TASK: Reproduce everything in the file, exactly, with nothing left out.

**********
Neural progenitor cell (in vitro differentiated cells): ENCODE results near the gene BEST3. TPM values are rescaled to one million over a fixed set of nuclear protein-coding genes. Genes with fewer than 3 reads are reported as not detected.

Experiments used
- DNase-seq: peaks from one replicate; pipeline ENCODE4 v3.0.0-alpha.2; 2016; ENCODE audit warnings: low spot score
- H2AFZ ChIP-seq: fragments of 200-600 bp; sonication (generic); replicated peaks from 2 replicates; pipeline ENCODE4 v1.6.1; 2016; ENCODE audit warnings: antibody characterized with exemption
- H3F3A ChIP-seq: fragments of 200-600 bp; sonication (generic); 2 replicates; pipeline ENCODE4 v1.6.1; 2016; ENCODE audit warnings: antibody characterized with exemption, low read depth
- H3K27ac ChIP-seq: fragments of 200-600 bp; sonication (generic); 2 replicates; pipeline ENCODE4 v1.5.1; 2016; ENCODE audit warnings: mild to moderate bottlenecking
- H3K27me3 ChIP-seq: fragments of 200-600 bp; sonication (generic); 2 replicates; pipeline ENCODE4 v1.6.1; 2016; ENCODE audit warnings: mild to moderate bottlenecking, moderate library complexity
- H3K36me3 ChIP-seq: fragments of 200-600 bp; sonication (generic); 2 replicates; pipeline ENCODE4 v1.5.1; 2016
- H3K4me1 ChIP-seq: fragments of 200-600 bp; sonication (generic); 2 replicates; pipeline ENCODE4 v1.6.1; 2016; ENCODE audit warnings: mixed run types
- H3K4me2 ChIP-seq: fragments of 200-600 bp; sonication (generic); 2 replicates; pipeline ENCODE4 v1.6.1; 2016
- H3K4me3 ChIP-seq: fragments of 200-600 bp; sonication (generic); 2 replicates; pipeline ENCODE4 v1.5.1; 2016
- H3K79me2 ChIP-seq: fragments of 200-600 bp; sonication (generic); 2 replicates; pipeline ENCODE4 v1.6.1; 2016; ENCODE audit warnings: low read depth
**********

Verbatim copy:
Neural progenitor cell (in vitro differentiated cells): ENCODE results near the gene BEST3. TPM values are rescaled to one million over a fixed set of nuclear protein-coding genes. Genes with fewer than 3 reads are reported as not detected.

Experiments used
- DNase-seq: peaks from one replicate; pipeline ENCODE4 v3.0.0-alpha.2; 2016; ENCODE audit warnings: low spot score
- H2AFZ ChIP-seq: fragments of 200-600 bp; sonication (generic); replicated peaks from 2 replicates; pipeline ENCODE4 v1.6.1; 2016; ENCODE audit warnings: antibody characterized with exemption
- H3F3A ChIP-seq: fragments of 200-600 bp; sonication (generic); 2 replicates; pipeline ENCODE4 v1.6.1; 2016; ENCODE audit warnings: antibody characterized with exemption, low read depth
- H3K27ac ChIP-seq: fragments of 200-600 bp; sonication (generic); 2 replicates; pipeline ENCODE4 v1.5.1; 2016; ENCODE audit warnings: mild to moderate bottlenecking
- H3K27me3 ChIP-seq: fragments of 200-600 bp; sonication (generic); 2 replicates; pipeline ENCODE4 v1.6.1; 2016; ENCODE audit warnings: mild to moderate bottlenecking, moderate library complexity
- H3K36me3 ChIP-seq: fragments of 200-600 bp; sonication (generic); 2 replicates; pipeline ENCODE4 v1.5.1; 2016
- H3K4me1 ChIP-seq: fragments of 200-600 bp; sonication (generic); 2 replicates; pipeline ENCODE4 v1.6.1; 2016; ENCODE audit warnings: mixed run types
- H3K4me2 ChIP-seq: fragments of 200-600 bp; sonication (generic); 2 replicates; pipeline ENCODE4 v1.6.1; 2016
- H3K4me3 ChIP-seq: fragments of 200-600 bp; sonication (generic); 2 replicates; pipeline ENCODE4 v1.5.1; 2016
- H3K79me2 ChIP-seq: fragments of 200-600 bp; sonication (generic); 2 replicates; pipeline ENCODE4 v1.6.1; 2016; ENCODE audit warnings: low read depth